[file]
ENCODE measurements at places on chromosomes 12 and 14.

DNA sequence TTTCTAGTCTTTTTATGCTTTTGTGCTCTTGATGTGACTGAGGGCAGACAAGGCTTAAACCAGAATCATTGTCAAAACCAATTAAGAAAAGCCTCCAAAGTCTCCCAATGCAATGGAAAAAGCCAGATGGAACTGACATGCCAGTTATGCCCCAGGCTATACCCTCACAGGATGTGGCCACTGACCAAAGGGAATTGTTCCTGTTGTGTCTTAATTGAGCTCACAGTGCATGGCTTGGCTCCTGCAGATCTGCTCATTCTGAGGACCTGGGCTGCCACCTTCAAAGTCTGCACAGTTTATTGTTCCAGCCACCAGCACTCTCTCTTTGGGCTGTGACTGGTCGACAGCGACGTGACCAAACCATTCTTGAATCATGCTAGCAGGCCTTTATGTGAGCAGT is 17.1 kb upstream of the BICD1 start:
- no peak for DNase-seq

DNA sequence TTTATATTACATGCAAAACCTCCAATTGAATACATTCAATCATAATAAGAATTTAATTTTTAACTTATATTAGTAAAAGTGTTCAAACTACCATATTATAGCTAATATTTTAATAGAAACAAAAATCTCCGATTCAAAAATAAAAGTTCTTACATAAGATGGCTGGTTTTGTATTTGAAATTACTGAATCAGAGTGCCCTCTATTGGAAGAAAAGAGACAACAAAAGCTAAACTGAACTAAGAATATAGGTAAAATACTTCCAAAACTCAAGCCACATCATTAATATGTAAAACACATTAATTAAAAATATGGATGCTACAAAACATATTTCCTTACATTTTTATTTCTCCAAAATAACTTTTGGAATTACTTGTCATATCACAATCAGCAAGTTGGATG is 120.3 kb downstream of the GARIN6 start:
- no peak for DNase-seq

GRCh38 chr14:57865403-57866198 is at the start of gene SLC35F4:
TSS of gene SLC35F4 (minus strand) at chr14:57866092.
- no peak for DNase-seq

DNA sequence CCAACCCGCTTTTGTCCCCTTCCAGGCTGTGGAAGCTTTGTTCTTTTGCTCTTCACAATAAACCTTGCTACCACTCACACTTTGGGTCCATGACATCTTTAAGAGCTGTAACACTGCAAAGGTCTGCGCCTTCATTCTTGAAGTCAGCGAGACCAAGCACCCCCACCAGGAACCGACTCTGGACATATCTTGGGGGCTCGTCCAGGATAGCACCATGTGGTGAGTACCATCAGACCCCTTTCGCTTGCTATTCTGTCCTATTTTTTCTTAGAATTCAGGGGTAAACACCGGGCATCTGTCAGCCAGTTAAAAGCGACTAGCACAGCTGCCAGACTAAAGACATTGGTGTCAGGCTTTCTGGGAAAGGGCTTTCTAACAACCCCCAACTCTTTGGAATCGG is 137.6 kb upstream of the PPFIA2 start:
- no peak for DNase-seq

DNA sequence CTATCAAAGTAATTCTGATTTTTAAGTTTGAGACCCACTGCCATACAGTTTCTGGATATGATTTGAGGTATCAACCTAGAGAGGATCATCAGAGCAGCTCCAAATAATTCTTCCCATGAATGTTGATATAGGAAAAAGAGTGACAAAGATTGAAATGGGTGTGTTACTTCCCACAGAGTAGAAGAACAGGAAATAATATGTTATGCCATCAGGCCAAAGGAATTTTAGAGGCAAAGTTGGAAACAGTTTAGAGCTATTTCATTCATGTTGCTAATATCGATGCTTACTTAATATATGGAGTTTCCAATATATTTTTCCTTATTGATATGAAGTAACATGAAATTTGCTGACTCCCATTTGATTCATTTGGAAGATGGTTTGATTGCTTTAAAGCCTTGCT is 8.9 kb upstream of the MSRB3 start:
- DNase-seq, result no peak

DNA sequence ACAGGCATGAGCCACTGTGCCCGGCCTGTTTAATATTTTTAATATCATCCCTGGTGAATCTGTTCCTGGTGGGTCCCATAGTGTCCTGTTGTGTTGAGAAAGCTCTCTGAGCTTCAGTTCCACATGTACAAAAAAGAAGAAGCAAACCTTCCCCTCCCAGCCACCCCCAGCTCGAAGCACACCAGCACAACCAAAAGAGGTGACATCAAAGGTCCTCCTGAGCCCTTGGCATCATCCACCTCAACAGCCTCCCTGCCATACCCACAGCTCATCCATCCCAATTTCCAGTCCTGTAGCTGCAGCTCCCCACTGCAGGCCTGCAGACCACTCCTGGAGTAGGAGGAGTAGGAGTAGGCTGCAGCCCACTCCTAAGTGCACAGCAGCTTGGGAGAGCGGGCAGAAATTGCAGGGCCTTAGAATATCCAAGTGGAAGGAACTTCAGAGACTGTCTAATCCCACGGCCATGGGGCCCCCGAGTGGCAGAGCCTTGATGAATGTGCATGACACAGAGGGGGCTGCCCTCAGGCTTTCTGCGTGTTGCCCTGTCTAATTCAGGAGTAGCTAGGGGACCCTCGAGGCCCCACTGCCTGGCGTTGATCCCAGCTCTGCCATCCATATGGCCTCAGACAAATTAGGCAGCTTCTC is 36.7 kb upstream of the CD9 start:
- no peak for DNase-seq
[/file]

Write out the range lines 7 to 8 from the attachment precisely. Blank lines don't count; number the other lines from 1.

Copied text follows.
TSS of gene SLC35F4 (minus strand) at chr14:57866092.
- no peak for DNase-seq